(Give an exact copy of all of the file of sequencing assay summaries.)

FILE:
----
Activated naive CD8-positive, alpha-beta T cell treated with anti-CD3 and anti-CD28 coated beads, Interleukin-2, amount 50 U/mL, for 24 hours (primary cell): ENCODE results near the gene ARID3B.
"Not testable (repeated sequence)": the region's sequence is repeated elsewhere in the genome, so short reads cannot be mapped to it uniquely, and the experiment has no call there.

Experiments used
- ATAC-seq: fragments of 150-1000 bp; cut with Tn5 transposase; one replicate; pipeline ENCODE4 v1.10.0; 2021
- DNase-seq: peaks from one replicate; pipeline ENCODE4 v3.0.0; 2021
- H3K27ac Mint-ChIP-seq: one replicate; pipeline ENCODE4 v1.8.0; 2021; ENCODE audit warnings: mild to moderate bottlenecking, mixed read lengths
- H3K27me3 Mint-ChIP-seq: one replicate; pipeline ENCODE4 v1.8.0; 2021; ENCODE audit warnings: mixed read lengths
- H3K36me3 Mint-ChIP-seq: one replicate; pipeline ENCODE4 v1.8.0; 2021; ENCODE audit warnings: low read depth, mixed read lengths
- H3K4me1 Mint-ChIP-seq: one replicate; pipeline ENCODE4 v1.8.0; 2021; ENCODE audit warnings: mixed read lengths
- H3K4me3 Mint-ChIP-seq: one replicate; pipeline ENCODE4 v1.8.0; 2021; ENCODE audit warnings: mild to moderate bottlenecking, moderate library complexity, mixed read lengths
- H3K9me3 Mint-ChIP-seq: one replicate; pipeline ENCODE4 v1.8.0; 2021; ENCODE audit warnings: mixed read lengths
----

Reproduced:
Activated naive CD8-positive, alpha-beta T cell treated with anti-CD3 and anti-CD28 coated beads, Interleukin-2, amount 50 U/mL, for 24 hours (primary cell): ENCODE results near the gene ARID3B.
"Not testable (repeated sequence)": the region's sequence is repeated elsewhere in the genome, so short reads cannot be mapped to it uniquely, and the experiment has no call there.

Experiments used
- ATAC-seq: fragments of 150-1000 bp; cut with Tn5 transposase; one replicate; pipeline ENCODE4 v1.10.0; 2021
- DNase-seq: peaks from one replicate; pipeline ENCODE4 v3.0.0; 2021
- H3K27ac Mint-ChIP-seq: one replicate; pipeline ENCODE4 v1.8.0; 2021; ENCODE audit warnings: mild to moderate bottlenecking, mixed read lengths
- H3K27me3 Mint-ChIP-seq: one replicate; pipeline ENCODE4 v1.8.0; 2021; ENCODE audit warnings: mixed read lengths
- H3K36me3 Mint-ChIP-seq: one replicate; pipeline ENCODE4 v1.8.0; 2021; ENCODE audit warnings: low read depth, mixed read lengths
- H3K4me1 Mint-ChIP-seq: one replicate; pipeline ENCODE4 v1.8.0; 2021; ENCODE audit warnings: mixed read lengths
- H3K4me3 Mint-ChIP-seq: one replicate; pipeline ENCODE4 v1.8.0; 2021; ENCODE audit warnings: mild to moderate bottlenecking, moderate library complexity, mixed read lengths
- H3K9me3 Mint-ChIP-seq: one replicate; pipeline ENCODE4 v1.8.0; 2021; ENCODE audit warnings: mixed read lengths